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Fatherhood in focus, sexual activity can wait: new fathers’ experience about sexual life after childbirth

Authors

  • Ann Olsson RNM, PhD,

    (Lecturer)
    1. Department of Clinical Sciences, Division of Caring Science, Danderyd Hospital, Karolinska Institutet, Solna
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  • Eva Robertson RNM, PhD,

    (Senior Author)
    1. Department of Woman and Child Health, Karolinska Institutet, Stockholm
    2. Borås University College of Health Science, Borås
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  • Anders Björklund MDr, PhD,

    (Senior Research Fellow)
    1. Department of Clinical Sciences, Division of Obstetrics and Gynecology, Danderyd Hospital, Karolinska Institutet, Solna
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  • Eva Nissen RNMTD, PhD

    (Professor)
    1. Department of Woman and Child Health, Karolinska Institutet, Stockholm
    2. School of Life Science, University of Skövde, Skövde, Sweden
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Ann Olsson RNM, PhD, Department of Woman and Child Health, Karolinska Institutet, Retzius väg 13 A, SE 171 77 Stockholm, Sweden.
E-mail: Ann.Olsson@ki.se

Abstract

Scand J Caring Sci; 2010; 24; 716–725
Fatherhood in focus, sexual activity can wait: new fathers’ experience about sexual life after childbirth

Background:  Becoming a parent is overwhelming for most men and women and alters the sexual relationship for many couples.

Aim:  To describe fathers’ experience about sexual life after childbirth within the first 6 months after childbirth.

Method:  A descriptive design, using content analysis with a qualitative approach, based on focus group discussions and one-to-one interviews.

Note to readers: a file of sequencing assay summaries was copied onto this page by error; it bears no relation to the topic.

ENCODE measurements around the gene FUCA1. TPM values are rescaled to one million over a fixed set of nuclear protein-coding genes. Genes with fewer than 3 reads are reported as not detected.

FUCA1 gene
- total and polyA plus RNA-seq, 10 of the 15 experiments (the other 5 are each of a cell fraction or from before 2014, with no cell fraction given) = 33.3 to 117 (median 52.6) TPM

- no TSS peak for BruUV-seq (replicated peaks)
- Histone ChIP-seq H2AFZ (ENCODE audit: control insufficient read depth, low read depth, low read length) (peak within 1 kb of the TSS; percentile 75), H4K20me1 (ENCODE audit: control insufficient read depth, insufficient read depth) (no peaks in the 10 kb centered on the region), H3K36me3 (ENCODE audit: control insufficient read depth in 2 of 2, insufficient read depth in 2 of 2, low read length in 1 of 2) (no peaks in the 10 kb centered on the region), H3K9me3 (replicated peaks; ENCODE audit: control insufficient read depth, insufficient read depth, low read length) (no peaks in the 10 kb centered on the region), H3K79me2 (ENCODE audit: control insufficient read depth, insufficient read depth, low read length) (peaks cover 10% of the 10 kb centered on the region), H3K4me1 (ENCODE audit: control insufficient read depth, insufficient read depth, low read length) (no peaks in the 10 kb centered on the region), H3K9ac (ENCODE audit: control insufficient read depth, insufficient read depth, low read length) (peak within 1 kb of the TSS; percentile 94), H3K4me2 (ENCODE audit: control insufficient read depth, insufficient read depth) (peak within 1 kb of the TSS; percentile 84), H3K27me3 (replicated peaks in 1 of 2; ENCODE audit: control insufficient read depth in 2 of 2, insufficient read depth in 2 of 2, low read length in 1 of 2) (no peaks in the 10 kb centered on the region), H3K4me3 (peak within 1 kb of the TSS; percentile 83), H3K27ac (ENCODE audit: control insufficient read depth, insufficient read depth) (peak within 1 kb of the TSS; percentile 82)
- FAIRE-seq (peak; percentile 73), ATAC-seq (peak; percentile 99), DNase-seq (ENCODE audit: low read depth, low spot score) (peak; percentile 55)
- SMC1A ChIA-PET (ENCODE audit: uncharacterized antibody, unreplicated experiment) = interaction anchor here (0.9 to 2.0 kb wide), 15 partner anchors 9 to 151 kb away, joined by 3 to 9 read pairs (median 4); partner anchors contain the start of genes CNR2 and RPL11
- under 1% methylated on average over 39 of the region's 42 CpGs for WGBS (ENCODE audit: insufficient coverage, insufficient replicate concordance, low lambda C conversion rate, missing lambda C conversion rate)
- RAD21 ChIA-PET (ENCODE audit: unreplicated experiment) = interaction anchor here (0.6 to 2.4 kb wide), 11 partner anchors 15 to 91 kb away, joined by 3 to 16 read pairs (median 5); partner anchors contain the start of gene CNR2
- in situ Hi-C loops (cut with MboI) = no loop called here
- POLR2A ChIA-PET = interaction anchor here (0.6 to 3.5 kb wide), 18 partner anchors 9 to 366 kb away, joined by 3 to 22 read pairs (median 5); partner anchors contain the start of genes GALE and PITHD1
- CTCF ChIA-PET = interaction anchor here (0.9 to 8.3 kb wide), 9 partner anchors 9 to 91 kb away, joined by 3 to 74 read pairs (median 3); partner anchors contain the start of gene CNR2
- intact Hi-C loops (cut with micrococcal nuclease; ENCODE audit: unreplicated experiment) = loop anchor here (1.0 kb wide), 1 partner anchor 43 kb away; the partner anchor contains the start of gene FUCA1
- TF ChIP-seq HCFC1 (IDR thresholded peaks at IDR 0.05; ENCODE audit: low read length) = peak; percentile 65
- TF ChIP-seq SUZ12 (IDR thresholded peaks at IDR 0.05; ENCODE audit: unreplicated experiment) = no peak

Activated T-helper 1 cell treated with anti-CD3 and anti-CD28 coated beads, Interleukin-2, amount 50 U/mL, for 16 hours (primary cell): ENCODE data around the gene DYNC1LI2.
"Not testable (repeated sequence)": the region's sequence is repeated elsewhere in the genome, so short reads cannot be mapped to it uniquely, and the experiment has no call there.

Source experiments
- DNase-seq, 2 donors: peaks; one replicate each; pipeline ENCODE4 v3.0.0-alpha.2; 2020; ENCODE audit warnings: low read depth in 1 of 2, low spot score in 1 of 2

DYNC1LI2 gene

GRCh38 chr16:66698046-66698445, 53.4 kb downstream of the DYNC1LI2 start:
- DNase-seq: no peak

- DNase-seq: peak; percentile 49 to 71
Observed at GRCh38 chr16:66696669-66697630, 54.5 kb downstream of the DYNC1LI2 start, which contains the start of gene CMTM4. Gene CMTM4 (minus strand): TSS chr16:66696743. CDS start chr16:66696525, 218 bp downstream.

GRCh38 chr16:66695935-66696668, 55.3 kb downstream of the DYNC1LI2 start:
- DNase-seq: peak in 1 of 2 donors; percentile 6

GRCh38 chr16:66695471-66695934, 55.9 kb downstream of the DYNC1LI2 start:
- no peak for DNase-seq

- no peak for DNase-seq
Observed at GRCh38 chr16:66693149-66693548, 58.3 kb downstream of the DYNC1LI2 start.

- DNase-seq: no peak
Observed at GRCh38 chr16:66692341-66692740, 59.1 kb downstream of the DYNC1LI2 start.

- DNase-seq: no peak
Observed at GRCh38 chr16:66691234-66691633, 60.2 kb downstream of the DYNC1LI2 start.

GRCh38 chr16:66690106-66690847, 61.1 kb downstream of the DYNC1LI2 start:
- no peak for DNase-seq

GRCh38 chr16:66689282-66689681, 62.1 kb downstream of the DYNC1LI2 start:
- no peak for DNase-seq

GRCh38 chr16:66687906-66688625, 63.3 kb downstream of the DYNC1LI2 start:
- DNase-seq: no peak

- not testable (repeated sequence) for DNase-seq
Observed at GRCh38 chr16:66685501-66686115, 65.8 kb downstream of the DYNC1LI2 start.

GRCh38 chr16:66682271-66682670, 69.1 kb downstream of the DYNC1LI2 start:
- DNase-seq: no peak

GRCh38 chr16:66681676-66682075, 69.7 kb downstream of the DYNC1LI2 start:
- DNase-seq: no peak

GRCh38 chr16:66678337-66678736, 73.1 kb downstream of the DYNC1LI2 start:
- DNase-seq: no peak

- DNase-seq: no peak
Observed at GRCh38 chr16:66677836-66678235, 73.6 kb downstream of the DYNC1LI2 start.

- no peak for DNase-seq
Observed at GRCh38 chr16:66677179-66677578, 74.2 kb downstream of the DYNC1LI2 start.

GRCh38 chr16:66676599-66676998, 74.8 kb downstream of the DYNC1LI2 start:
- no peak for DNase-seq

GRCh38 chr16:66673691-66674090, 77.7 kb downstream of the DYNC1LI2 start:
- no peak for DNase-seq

Participants:  Eight first-time and two subsequent fathers participated.

Results:  Three subthemes were identified: Struggling between stereotypes and personal perceptions of male sexuality during transition to fatherhood; new frames for negotiating sex; a need to feel safe and at ease in the new family situation. The overarching theme emerged as ‘transition to fatherhood brings sexual life to a crossroads’ and guided us to a deeper understanding of the difficulties men experience during the transition to fatherhood. To get sexual life working, a number of issues had to be resolved, such as getting involved in the care of the baby and the household and getting in tune with their partners in regard to sexual desire. The men needed to be reassured and prepared for this new situation by health care professionals.

Conclusions:  New fathers in our study put the baby in focus in early parenthood and were prepared to postpone sex until both parties were ready, although they needed reassurance to feel at ease with the new family situation. The fathers’ perceptions of sexual life extended to include all kinds of closeness and touching, and it deviated from the stereotype of male sexuality. This is important information for health care providers and midwives to be aware of for their encounters with men (and women) during the transition to fatherhood, and parenthood and can contribute to caring science with a gender perspective on adjustment of sexual life after childbirth.

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